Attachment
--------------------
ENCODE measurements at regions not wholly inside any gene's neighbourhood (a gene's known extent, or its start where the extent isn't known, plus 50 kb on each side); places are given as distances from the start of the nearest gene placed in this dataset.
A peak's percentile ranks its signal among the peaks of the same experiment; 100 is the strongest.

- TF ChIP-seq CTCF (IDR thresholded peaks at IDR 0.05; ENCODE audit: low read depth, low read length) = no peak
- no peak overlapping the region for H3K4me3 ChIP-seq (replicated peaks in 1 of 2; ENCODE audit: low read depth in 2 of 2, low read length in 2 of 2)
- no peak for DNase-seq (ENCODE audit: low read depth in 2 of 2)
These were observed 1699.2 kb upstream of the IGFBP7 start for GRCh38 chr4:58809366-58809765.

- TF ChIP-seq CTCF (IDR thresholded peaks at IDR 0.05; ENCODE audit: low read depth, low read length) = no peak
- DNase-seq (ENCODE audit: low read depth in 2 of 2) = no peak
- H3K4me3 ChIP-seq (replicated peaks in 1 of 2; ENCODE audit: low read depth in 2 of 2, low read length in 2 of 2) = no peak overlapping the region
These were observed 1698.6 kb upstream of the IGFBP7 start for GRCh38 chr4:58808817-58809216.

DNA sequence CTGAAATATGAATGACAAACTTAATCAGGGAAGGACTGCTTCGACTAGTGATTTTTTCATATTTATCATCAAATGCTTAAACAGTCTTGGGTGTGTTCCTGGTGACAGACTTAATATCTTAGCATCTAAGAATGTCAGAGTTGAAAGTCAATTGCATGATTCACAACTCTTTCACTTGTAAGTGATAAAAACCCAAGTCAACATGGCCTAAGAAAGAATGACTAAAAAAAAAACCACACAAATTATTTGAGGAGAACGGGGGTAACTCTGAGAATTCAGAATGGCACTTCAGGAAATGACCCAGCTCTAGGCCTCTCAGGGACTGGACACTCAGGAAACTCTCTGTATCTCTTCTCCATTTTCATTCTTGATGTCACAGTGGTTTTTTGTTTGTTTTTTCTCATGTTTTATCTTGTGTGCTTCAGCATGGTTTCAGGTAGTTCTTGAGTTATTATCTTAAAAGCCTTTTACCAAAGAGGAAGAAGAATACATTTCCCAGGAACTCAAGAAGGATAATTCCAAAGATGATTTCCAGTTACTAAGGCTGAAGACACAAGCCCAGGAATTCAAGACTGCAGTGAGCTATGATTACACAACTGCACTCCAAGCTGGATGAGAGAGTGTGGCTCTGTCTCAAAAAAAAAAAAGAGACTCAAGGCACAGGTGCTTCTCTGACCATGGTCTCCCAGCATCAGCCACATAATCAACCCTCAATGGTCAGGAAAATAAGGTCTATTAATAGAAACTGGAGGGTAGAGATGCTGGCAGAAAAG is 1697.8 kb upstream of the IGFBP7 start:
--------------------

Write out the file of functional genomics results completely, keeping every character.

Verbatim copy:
ENCODE measurements at regions not wholly inside any gene's neighbourhood (a gene's known extent, or its start where the extent isn't known, plus 50 kb on each side); places are given as distances from the start of the nearest gene placed in this dataset.
A peak's percentile ranks its signal among the peaks of the same experiment; 100 is the strongest.

- TF ChIP-seq CTCF (IDR thresholded peaks at IDR 0.05; ENCODE audit: low read depth, low read length) = no peak
- no peak overlapping the region for H3K4me3 ChIP-seq (replicated peaks in 1 of 2; ENCODE audit: low read depth in 2 of 2, low read length in 2 of 2)
- no peak for DNase-seq (ENCODE audit: low read depth in 2 of 2)
These were observed 1699.2 kb upstream of the IGFBP7 start for GRCh38 chr4:58809366-58809765.

- TF ChIP-seq CTCF (IDR thresholded peaks at IDR 0.05; ENCODE audit: low read depth, low read length) = no peak
- DNase-seq (ENCODE audit: low read depth in 2 of 2) = no peak
- H3K4me3 ChIP-seq (replicated peaks in 1 of 2; ENCODE audit: low read depth in 2 of 2, low read length in 2 of 2) = no peak overlapping the region
These were observed 1698.6 kb upstream of the IGFBP7 start for GRCh38 chr4:58808817-58809216.

DNA sequence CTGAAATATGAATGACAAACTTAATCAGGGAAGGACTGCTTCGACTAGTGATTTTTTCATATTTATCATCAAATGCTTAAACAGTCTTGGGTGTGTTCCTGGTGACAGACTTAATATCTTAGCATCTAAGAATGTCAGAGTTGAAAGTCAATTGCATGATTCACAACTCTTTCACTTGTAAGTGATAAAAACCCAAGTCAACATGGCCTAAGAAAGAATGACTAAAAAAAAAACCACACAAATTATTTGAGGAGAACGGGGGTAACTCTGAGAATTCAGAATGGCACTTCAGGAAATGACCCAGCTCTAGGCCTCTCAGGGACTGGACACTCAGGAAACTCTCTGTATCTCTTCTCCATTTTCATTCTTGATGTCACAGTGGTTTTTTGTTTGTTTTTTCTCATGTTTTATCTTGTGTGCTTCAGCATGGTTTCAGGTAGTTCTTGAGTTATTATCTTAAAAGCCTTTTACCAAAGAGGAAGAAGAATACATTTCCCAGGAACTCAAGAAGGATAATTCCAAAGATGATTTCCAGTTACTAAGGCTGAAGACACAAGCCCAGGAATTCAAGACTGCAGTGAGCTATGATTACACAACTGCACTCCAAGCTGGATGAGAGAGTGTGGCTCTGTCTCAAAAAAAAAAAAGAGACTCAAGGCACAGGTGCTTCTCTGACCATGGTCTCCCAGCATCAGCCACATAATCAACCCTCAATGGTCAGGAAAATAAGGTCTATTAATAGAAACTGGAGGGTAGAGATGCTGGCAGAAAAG is 1697.8 kb upstream of the IGFBP7 start: